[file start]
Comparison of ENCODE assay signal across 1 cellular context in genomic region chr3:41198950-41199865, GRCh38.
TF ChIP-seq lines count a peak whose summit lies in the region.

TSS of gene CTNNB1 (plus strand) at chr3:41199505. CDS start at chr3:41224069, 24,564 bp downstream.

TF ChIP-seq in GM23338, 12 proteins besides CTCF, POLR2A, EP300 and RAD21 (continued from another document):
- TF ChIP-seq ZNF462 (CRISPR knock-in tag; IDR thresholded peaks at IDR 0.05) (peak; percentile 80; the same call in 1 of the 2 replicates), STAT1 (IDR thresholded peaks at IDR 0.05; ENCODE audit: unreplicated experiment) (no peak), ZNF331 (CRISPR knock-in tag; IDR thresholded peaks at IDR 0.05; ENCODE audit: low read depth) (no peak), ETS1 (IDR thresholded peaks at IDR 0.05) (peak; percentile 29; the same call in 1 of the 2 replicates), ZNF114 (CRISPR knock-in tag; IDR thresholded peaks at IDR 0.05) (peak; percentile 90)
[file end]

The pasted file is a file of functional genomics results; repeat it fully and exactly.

Comparison of ENCODE assay signal across 1 cellular context in genomic region chr3:41198950-41199865, GRCh38.
TF ChIP-seq lines count a peak whose summit lies in the region.

TSS of gene CTNNB1 (plus strand) at chr3:41199505. CDS start at chr3:41224069, 24,564 bp downstream.

TF ChIP-seq in GM23338, 12 proteins besides CTCF, POLR2A, EP300 and RAD21 (continued from another document):
- TF ChIP-seq ZNF462 (CRISPR knock-in tag; IDR thresholded peaks at IDR 0.05) (peak; percentile 80; the same call in 1 of the 2 replicates), STAT1 (IDR thresholded peaks at IDR 0.05; ENCODE audit: unreplicated experiment) (no peak), ZNF331 (CRISPR knock-in tag; IDR thresholded peaks at IDR 0.05; ENCODE audit: low read depth) (no peak), ETS1 (IDR thresholded peaks at IDR 0.05) (peak; percentile 29; the same call in 1 of the 2 replicates), ZNF114 (CRISPR knock-in tag; IDR thresholded peaks at IDR 0.05) (peak; percentile 90)